Hurricane Andrew changed my life

Fifteen years ago this weekend, my life changed.

My wife and I were living in South Florida. On Saturday, August 22, 1992, we were having lunch with a friend at a small cafĂ© in Stuart. Someone mentioned that the first tropical storm of the summer had formed and was somewhere around the Bahamas. Since it was the first storm of the 1992 hurricane season, it was given the “A” name – Andrew.

I didn’t think much about it. I made a wisecrack of some sort. We moved on to another topic of conversation.

But out in the Atlantic, Andrew was undergoing dramatic and profound changes. We didn’t know it at the time, but Andrew had already strengthened from a tropical storm to a minimal hurricane.

Hurricanes draw their strength from warm ocean water, and Andrew had found a banquet. And as it sucked up the energy from the warm water, there were no upper level winds to impede its development.

So Andrew underwent what meteorologists call rapid intensification, more colorfully known as “bombing out.” In only about 30 hours, Andrew mushroomed from a minimal hurricane with winds of 75 miles an hour to a city-leveling monster with winds of 165 miles an hour.

By Sunday afternoon – 24 hours after our leisurely, untroubled little lunch in Stuart – I was as close to panic as I ever remember being. We were totally unprepared for anything like this, and as Miami TV anchors continued their sonorous predictions of inevitable doom, we were trying to figure out what the hell to do.

At some point on that bizarre Sunday afternoon, I made a run to the ATM machine to get cash and then to a gas station to fill the tank of my car. All around me were thousands of other people also trying to make hasty preparations for probable catastrophe. I paid the clerk for my gas. As he handed me my receipt, he said, “Have a nice weekend.” I just stared at him open-mouthed and speechless for a moment. In the background, the TV was blaring about the coming doomsday, and this guy was wishing me a pleasant weekend. I couldn’t think of anything appropriate to say, and left, shaking my head.

We spent the night with a friend whose house was equipped with hurricane shutters. About 120 miles south of us, Andrew made landfall in southern Dade County.

Andrew has been described as more of a large tornado than a hurricane. Very intense hurricanes have very small eyes, and as Andrew roared ashore early on Monday, August 24, its eye was only about 12 miles wide.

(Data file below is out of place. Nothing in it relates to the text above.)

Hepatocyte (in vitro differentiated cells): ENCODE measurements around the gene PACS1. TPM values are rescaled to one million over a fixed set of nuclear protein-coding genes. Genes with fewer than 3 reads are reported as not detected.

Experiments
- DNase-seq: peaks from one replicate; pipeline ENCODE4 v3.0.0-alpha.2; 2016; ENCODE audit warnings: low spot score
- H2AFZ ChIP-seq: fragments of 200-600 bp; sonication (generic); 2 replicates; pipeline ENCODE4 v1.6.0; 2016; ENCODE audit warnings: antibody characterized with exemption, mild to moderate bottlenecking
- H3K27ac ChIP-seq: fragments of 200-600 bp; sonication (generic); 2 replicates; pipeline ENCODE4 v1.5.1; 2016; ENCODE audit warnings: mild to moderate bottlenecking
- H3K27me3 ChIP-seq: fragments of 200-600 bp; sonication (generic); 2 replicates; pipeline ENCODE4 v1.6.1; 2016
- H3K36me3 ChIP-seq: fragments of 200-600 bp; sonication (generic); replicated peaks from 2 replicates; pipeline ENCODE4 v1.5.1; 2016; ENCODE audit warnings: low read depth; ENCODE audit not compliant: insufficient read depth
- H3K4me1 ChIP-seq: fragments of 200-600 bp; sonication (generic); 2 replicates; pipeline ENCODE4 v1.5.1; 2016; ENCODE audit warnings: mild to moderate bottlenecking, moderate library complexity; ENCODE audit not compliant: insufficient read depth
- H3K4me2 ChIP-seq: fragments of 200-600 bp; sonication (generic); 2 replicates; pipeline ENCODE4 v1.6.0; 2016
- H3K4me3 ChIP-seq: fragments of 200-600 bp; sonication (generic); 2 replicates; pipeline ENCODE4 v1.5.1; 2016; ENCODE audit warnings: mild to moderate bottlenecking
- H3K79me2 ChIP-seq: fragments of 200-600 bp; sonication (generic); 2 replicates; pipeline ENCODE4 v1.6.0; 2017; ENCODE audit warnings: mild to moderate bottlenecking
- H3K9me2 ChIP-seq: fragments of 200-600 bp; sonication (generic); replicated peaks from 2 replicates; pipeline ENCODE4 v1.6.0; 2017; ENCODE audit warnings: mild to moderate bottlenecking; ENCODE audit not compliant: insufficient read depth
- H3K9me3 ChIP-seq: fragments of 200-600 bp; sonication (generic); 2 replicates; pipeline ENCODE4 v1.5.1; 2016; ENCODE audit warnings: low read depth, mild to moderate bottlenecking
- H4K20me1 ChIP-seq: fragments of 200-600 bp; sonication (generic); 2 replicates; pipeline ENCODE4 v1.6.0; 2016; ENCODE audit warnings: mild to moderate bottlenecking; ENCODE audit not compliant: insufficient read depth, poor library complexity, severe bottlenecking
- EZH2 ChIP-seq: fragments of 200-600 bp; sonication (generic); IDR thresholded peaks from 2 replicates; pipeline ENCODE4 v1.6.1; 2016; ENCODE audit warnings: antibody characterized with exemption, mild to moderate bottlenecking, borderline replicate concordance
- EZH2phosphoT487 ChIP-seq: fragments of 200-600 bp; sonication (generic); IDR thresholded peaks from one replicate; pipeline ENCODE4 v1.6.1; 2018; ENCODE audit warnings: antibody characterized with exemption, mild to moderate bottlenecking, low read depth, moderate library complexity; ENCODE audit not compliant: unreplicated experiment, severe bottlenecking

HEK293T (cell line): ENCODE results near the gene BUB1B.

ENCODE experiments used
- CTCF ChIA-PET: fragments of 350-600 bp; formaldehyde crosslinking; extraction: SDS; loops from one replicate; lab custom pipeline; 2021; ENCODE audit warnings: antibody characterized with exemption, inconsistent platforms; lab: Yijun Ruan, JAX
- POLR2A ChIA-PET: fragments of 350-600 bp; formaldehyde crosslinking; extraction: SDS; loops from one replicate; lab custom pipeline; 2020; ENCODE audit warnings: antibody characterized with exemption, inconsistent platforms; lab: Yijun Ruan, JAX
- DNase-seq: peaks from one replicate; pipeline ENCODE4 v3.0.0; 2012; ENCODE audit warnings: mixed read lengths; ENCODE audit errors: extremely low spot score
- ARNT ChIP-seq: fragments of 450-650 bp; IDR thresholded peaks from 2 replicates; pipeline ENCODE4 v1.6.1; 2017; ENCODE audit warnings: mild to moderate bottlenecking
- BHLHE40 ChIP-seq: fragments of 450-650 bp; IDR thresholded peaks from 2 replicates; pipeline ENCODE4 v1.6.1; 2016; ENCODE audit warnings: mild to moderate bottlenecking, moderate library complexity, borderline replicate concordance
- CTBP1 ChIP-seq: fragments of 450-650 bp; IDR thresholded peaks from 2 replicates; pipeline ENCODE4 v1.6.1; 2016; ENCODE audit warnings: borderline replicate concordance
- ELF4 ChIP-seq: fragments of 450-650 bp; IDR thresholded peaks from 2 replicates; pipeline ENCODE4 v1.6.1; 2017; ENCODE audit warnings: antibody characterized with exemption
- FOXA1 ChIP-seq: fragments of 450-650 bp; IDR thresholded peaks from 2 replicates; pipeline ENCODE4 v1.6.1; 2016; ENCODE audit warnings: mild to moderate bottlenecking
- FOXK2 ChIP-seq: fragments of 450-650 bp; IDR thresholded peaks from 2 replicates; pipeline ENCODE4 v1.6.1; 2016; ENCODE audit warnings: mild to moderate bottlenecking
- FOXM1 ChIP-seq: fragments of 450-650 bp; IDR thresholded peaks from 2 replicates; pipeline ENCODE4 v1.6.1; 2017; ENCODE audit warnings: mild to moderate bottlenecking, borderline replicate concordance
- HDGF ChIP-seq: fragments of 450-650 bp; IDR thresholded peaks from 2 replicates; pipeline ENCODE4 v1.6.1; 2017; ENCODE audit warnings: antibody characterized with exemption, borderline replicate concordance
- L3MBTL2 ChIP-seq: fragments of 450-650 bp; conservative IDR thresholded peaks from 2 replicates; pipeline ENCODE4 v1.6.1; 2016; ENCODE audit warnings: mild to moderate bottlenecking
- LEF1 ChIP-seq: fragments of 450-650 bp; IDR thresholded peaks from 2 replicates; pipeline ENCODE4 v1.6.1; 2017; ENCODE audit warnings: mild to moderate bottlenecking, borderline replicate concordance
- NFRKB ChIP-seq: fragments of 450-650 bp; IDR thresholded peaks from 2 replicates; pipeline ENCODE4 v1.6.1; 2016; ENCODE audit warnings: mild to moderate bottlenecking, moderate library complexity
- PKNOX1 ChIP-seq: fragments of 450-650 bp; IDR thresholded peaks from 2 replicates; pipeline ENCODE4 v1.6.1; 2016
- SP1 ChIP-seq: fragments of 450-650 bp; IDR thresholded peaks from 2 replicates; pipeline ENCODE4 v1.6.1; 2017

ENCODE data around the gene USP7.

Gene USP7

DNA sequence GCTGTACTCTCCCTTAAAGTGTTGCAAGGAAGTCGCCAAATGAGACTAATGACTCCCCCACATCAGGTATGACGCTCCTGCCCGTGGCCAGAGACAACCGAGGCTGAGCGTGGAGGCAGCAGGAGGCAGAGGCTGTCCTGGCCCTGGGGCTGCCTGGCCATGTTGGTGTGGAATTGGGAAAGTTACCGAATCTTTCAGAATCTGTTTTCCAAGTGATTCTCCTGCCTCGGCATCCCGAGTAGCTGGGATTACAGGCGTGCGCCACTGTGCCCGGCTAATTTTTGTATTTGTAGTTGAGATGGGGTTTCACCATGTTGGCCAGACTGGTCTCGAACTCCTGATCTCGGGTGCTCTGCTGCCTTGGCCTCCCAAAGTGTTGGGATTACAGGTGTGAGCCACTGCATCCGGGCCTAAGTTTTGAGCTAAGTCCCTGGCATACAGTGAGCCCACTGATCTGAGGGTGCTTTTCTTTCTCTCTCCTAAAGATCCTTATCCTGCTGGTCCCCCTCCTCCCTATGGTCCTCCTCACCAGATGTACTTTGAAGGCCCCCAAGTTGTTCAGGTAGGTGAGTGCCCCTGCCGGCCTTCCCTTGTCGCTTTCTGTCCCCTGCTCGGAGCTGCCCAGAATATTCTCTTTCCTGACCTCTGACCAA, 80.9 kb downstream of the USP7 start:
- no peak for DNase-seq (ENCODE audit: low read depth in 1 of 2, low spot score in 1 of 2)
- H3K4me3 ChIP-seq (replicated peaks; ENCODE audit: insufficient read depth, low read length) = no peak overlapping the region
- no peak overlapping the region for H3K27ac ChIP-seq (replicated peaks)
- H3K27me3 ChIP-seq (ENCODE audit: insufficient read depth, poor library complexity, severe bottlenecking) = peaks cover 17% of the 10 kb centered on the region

Up the coast in St. Lucie County, however, we were in Andrew’s fringes. We received some intense rainfall and wind gusts that took down a few tree limbs, and that was pretty much it.

But about a week later, I was in southern Dade where Andrew had come ashore. At one point from Florida’s Turnpike, all I could see from horizon to horizon was total destruction. Nothing was standing. Everything was a jumble of debris, shards of lumber, broken trees.

At Florida City, where the turnpike ended, it looked like the town had been used for artillery practice. People with dazed expressions on their faces were driving around in cars with smashed-in roofs and broken windows. A blue haze of smoke from burning debris hung in the air. Military helicopters buzzed about overhead. Crowds of people were gathered around large, military tents to receive food and first aid.I could have been in a Third World nation instead of the U.S.

I’m still sorting through the effect that that experience had on me. It may be the closest thing to a religious experience that I’ll ever have, because for the first time in my life, I fully realized that there are forces in this world whose power I cannot begin to comprehend and against which I am powerless.

For a couple of years, I became obsessed with powerful hurricanes. I decided that if I was going to live in a part of the world where these things might visit, I had to learn everything I could about them. So I read everything I could find about hurricanes.

At some point, I read about the Labor Day hurricane of 1935. I was astonished to learn that this storm had been even more powerful than Hurricane Andrew. In fact, the Labor Day hurricane is still the most powerful storm to make landfall in the U.S.

I dug up more information about this hurricane, and became fascinated with the story of hundreds of World War I veterans being left in harm’s way when this storm came ashore in the Florida Keys on September 2, 1935. It was a complex story with many layers. And it became Storm of the Century: The Labor Day hurricane of 1935, which was published by National Geographic in August 2002 – ten years after I’d witnessed the devastation of Hurricane Andrew.

1 comment:

Kathy said...


I would like to introduce myself. I am Kathy Britt, Literacy Specialist at Creswell High School and long-time English/Language Arts/French teacher in Washington County. First, I am delighted to read about you in the Roanoke Beacon. Congratulations on your recent award! We (avid readers and struggling writers in the local area) are thrilled to have you and your wife join our Plymouth/Roper/Creswell community. Now, straight to the point: would you two please consider visiting Creswell to speak to our students and faculty about your amazing work? ...just a relaxed, small group interaction about writing (the importance of it, how you became a writer, some of your interesting stories, etc.) It would be such a memorable occasion for all of us, and we would treat you to breakfast or lunch and pay for your skip down to Creswell and back. Please consider this request. Opportunities like this don't come along often for us, truly.

Kathy Britt